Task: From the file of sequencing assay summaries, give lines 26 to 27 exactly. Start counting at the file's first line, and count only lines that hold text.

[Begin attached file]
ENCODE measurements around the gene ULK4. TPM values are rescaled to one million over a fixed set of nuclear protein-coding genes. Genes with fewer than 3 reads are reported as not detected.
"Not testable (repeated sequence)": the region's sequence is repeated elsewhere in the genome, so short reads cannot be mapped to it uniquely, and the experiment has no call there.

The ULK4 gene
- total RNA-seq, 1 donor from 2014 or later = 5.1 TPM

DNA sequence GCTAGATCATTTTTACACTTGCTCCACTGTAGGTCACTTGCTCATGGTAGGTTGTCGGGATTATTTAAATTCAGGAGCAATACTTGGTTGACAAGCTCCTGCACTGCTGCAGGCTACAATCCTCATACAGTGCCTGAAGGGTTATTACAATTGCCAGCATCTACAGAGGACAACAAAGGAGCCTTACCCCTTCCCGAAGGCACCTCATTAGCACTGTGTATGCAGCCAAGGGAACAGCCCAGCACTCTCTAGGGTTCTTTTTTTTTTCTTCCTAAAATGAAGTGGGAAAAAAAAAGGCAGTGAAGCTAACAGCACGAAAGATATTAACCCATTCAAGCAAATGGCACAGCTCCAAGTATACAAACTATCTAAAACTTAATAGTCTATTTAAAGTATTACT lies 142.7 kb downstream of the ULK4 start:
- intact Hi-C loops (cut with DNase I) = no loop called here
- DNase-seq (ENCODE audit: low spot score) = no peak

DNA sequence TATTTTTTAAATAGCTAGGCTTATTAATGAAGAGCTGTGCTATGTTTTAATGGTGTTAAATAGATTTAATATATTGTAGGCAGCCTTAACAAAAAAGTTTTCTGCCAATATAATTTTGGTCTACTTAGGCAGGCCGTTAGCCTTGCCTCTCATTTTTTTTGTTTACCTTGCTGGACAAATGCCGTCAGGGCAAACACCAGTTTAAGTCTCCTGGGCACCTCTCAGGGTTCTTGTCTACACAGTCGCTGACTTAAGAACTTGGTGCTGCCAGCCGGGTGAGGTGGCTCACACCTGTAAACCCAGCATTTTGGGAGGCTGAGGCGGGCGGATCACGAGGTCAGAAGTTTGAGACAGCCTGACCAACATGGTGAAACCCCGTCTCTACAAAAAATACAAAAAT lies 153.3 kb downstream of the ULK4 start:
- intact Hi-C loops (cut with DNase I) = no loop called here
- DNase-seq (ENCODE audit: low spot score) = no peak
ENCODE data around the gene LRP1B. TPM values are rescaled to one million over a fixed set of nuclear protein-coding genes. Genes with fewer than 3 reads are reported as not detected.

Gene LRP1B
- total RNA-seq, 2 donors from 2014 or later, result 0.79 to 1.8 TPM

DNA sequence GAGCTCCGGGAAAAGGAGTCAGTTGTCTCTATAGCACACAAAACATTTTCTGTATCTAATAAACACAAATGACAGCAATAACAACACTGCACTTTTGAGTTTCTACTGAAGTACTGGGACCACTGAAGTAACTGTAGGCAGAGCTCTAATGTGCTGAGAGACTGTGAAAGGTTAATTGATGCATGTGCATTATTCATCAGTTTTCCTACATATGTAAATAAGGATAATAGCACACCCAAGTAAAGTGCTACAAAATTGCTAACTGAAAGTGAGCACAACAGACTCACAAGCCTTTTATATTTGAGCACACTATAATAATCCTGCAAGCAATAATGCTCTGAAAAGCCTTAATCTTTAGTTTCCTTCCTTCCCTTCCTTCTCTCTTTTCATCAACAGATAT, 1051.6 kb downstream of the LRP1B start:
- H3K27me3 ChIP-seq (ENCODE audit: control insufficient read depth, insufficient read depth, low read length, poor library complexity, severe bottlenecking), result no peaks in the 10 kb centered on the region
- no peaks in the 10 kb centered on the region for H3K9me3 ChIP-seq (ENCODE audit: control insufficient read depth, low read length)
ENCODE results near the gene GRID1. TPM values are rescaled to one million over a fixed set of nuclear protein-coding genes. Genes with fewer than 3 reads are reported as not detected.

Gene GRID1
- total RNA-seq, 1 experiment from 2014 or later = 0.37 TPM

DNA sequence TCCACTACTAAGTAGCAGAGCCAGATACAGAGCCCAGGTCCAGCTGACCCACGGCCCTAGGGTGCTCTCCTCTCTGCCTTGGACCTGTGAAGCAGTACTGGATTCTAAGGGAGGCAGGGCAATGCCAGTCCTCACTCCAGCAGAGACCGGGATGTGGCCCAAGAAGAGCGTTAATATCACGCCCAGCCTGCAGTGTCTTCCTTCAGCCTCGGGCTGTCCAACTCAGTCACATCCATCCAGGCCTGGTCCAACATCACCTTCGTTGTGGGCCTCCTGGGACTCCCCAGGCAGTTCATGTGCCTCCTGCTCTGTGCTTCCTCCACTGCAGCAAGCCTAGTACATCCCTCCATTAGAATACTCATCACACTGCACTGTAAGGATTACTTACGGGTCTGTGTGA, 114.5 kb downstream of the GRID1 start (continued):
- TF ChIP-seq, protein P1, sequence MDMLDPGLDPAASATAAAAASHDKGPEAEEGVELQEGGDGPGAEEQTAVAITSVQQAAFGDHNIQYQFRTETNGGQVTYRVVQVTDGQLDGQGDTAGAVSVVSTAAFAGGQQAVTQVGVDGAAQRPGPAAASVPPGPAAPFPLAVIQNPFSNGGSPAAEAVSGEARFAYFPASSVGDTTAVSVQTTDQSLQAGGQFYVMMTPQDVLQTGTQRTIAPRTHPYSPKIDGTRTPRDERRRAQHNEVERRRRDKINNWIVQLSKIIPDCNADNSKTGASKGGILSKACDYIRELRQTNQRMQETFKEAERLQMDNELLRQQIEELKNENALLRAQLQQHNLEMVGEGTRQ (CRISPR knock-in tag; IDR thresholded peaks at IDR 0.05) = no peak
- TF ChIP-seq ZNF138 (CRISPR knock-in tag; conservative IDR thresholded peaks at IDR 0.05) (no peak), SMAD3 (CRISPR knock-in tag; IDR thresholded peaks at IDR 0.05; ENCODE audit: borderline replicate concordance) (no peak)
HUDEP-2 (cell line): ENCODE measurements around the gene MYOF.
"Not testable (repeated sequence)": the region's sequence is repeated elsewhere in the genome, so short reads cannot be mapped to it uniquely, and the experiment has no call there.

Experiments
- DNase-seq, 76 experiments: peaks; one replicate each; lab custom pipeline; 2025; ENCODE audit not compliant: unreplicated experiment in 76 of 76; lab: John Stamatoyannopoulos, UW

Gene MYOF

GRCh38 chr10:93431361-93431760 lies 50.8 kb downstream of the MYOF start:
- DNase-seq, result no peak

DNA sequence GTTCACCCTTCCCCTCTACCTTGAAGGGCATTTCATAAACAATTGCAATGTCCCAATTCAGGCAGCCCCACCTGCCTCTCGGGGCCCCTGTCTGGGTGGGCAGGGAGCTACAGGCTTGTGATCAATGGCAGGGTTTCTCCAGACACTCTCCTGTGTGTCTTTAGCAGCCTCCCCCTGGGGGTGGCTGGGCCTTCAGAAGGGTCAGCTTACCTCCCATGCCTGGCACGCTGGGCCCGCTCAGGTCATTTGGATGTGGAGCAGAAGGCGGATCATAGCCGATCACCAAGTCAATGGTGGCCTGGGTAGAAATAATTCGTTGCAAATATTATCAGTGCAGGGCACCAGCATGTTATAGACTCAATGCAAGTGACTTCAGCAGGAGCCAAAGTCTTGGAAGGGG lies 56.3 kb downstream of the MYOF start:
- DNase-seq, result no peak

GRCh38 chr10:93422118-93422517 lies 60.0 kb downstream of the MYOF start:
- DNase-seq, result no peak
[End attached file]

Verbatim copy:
- DNase-seq, 76 experiments: peaks; one replicate each; lab custom pipeline; 2025; ENCODE audit not compliant: unreplicated experiment in 76 of 76; lab: John Stamatoyannopoulos, UW

Gene MYOF